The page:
The present building was erected in 1697 to the design of Maltese architect, Lorenzo Gafa. Ironically for one of the great designers of the Baroque dome, the dome of the Church of the Assumption of Our Lady was never built. Instead the void was filled in and painted with a trompe l'oeil panel by Antonio Manuele of Messina.

 By a Bull of 16th September 1864, Pope Pius IX raised the Collegiate Church to the status of a cathedral.

Saturday, 14 March 2015

Caravaggio in Malta

On 14 July 1608, the painter Fra' Michelangelo Merisi da Caravaggio was formally admitted as a Knight of Malta before the Council of the Order in Valletta. A mercurial charterer who had been forced to  flee Rome and sought refuge in Naples before arriving in Malta in July, he was the most famous artist of the day and a painter at the height of his powers.The Grand Master Fra' Alof de Wignacourt, a cultured man was keen to bring the most talented artists to Malta, to embellish Valletta and more specifically the Conventual Church of St John. Caravaggio was welcomed with open arms and showered with honours, even though he was an outlaw and a refugee.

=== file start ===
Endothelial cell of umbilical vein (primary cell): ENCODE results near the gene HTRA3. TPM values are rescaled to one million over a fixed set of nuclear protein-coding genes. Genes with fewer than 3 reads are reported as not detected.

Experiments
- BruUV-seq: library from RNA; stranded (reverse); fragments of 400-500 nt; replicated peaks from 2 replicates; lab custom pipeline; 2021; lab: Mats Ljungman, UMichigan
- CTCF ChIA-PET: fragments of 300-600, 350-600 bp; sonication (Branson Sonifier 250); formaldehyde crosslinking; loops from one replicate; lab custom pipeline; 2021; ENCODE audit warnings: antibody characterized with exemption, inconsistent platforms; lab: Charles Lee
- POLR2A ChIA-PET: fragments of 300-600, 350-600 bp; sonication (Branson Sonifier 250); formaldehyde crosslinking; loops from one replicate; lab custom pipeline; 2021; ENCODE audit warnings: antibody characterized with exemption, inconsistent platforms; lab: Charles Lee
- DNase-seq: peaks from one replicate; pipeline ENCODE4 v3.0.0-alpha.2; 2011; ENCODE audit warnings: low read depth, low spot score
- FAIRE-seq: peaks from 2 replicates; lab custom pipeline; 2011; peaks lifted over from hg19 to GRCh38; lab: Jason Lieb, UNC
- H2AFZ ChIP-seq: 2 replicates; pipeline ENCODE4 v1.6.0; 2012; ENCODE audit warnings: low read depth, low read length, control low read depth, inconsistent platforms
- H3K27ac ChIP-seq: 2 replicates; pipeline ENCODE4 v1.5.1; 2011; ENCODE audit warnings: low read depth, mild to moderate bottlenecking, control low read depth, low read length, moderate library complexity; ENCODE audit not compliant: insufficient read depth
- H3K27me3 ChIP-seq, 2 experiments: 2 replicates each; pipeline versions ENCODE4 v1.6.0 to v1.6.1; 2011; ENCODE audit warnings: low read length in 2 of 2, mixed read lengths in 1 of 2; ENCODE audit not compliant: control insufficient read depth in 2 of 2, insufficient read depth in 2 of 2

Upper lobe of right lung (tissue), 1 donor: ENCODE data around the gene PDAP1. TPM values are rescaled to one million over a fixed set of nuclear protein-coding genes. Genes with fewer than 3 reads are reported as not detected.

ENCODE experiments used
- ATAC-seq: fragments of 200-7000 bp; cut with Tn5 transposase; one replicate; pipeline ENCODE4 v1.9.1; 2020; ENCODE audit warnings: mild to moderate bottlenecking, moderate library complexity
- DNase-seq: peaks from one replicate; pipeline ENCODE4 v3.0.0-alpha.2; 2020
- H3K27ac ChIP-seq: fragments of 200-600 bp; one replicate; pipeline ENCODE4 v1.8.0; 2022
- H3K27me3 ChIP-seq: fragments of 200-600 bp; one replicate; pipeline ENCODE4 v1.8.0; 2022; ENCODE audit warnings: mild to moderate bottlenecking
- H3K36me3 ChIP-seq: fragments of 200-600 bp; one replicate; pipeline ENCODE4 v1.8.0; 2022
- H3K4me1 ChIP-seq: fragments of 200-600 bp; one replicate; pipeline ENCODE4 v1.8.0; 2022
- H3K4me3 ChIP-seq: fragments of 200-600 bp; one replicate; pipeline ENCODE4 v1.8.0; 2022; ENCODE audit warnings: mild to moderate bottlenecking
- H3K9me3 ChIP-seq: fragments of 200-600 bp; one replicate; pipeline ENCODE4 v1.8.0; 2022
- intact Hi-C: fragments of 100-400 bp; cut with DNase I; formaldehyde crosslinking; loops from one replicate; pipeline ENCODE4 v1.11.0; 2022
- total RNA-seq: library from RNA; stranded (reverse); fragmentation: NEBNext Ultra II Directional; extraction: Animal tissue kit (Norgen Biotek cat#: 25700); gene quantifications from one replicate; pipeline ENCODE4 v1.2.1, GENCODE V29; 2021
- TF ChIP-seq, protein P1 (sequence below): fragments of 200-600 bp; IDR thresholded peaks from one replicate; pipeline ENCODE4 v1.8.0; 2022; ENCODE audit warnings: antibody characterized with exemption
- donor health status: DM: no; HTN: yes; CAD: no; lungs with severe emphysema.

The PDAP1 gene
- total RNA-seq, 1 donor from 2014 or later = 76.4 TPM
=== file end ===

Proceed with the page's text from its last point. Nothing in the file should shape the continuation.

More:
Caravaggio's Admission to the Order, 1608
National Library Malta, Valletta.
Archives of the Order of St John, 456
(Liber Bullarum, 1607-1609)

For his part Caravaggio had to  impress the Grand Master.  His first commission was a full-length portrait of the Grand Master, standing and wearing a suit of armour. The result gave the Grand Master such pleasure, that he advised the Council to admit Caravaggio as a Knight. The painting was taken by Napoleon in 1798 and now hangs in the Louvre.

Grand Master Fra' Alof de Wignacourt, 1608

Seven works are attributed to Caravaggio during his stay in Malta. These include two portraits of Grand Master Fra' Alof de Wignacourt. Only the whereabouts of the portrait in the Louvre is known, the other depicting a seated Grand Master dressed in the magistral robes is known only from copies.